Diminishing Child Prostitution and Trafficking


Trafficking is world’s fastest growing crime. Yearly $150 billion is earned through trafficking in the entire trafficking business. On global scale, child trafficking has not been eliminated in a single country. There are a total of 21 million victims of which 29% consist of men and boys, and 71% consist of women and girls. Unfortunately the number of children who are victimised by child trafficking are higher than 8 million meaning they form one third of the people affected by this. The children who are mainly affected come from countries where poverty is taking over their lives. Their parents will be unable to take proper care of them due to lack of in home resources caused by an insufficient income. The children end up taking care of themselves and are found on the street by traffickers who lure them into jobs guaranteeing them with a future that will eventually never be given to them leading to them forcefully having to do other jobs. A total of 54% end up in sexual exploitation, 38% in forced labour, and the final 8% are being trafficked in other ways, such as organ trafficking. 


The current situation of affected countries: 

Central African Republic: Most children affected here are young girls who are exploited within their own country. Traffickers find these girls and force them into marriages, sexual slavery, international prostitution and domestic servitude. Their international office of migration has already developed a community awareness campaign to improve the awareness of human trafficking for individuals and communities that are at risk of being trafficked. 

Eritrea: Since many young women and girls in Eritrea don’t have a future in their country of origin they find themselves to look for domestic work in other countries such as Israel, Sudan, South-Sudan or the Gulf states. Unfortunately when looking for domestic work they end up to become victims of sex trafficking. They will be kidnapped by international criminals and set up in refugee camps near the Sudanese border. But the Eritrean military and police officers join these criminals in committing these crimes instead of preventing its spread and arresting the traffickers.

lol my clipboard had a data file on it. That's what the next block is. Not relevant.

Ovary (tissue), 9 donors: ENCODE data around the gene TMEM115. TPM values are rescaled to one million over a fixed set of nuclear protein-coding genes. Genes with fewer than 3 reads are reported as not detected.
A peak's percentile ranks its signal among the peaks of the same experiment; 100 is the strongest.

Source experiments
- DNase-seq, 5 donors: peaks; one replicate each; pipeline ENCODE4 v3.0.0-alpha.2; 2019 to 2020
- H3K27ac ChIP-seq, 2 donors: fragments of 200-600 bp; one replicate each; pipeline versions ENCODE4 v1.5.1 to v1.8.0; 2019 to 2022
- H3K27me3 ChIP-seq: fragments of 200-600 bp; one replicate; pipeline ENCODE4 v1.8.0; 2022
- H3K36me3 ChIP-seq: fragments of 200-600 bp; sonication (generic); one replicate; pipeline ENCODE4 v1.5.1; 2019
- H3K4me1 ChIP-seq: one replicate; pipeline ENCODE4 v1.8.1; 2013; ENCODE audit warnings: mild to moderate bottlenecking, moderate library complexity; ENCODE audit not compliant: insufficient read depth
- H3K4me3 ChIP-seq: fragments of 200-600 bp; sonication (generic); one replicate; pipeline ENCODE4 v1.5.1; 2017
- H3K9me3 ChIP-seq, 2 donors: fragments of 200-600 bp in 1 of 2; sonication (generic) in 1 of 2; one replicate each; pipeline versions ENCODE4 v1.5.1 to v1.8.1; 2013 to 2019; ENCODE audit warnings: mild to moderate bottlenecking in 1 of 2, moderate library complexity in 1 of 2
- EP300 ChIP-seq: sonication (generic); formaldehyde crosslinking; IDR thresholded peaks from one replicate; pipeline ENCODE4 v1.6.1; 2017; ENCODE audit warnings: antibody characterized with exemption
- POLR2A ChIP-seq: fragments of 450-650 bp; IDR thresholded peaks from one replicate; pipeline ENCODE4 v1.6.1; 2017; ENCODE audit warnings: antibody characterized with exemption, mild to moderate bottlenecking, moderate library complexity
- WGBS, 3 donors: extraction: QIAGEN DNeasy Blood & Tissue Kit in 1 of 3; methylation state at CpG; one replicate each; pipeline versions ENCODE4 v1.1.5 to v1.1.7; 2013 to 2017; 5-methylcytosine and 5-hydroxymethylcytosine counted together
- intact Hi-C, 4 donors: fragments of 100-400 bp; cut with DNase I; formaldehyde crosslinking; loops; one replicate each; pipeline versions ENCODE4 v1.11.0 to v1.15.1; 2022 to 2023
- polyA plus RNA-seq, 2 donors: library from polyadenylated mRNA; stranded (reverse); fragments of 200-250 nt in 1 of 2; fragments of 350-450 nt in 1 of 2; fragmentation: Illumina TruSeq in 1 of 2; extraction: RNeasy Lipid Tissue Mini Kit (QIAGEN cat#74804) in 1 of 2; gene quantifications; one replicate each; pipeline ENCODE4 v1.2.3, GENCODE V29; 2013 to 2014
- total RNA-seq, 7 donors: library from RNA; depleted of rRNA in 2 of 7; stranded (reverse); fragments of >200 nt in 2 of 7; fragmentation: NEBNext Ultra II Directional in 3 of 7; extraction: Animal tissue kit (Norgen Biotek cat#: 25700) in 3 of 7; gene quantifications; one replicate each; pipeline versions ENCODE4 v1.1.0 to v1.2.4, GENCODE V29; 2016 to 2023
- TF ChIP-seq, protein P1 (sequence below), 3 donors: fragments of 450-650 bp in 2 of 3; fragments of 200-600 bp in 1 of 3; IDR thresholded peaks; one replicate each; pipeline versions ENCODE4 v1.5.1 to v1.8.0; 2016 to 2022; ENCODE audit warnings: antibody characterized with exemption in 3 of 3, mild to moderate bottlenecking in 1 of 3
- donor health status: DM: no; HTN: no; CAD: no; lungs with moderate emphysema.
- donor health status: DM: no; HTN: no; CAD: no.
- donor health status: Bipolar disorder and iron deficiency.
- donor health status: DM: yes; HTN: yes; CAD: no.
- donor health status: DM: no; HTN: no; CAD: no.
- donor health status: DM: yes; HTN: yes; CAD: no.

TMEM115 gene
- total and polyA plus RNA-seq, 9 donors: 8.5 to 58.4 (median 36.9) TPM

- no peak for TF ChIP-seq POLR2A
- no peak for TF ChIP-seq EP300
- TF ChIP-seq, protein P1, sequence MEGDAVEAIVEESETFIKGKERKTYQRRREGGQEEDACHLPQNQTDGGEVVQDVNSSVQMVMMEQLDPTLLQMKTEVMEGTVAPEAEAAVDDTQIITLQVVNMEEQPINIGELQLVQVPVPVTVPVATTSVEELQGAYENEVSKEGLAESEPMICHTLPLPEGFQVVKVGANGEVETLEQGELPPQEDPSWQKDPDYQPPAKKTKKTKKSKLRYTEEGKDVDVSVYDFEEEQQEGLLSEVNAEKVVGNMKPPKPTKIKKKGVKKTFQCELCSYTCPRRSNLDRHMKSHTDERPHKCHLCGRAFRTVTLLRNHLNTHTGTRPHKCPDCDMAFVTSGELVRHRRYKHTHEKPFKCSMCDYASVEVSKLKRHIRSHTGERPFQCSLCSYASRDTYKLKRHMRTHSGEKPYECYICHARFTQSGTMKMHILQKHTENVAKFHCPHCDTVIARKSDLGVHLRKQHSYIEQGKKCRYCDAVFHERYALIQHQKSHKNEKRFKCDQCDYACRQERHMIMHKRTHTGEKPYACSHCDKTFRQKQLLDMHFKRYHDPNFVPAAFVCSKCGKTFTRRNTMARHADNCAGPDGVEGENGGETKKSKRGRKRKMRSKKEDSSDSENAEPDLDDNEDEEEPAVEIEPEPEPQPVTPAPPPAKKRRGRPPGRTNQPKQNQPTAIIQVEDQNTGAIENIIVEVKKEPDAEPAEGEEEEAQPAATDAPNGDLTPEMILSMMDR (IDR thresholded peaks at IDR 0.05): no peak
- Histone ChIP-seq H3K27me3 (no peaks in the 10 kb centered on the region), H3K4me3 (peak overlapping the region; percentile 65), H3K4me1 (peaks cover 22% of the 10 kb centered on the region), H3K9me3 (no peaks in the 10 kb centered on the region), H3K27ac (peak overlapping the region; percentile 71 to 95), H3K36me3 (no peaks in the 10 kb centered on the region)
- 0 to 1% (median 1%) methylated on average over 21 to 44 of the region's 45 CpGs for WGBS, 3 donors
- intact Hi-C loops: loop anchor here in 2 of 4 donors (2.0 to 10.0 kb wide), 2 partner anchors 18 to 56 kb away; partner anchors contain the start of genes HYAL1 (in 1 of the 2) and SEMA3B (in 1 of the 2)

Syria: With the civil war still going on and the terrorist group ISIS being active, many young women and girls are forced into marriages  and are subjected to systematic rape and sexual violence. ISIS also orders the girls to undergo a virginity test before they are being sold in slave bazaars. The girls that do manage to escape to Europe via illegal smugglers also end up with the risk of being caught by traffickers in Europe. 

Venezuela: Out of all victims of trafficking 26% are young girls. They are often promised well paid jobs, but are then taken to the Caribbean where they are forced into sex trade or domestic services. The Venezuelan government does very little when it comes to punishing or preventing trafficking. Since 2013 a shocking amount of only 3 people have been arrested and prosecuted for their crimes, though there are many strict laws surrounding trafficking. 


Un actions to stop/prevent trafficking in the US 

In the US UNICEF is able to eliminate child trafficking and prostitution fastest since we have the ability to interfere with the government. The UN has the power to: 

  1. provide a living wage for the parents of the children affected by trafficking to prevent the children from ending up in working places; 

  1. lobby the government to develop laws to strengthen child protection systems; 

  1. Work with communities and faith-based organisation to change harmful societal norms that make children more vulnerable; 

  1. Support training professional that work with children to help stop trafficking. 

UNICEF has also started a project in the US called “The End Trafficking Project” to try limiting trafficking in certain states where traffickers are very active.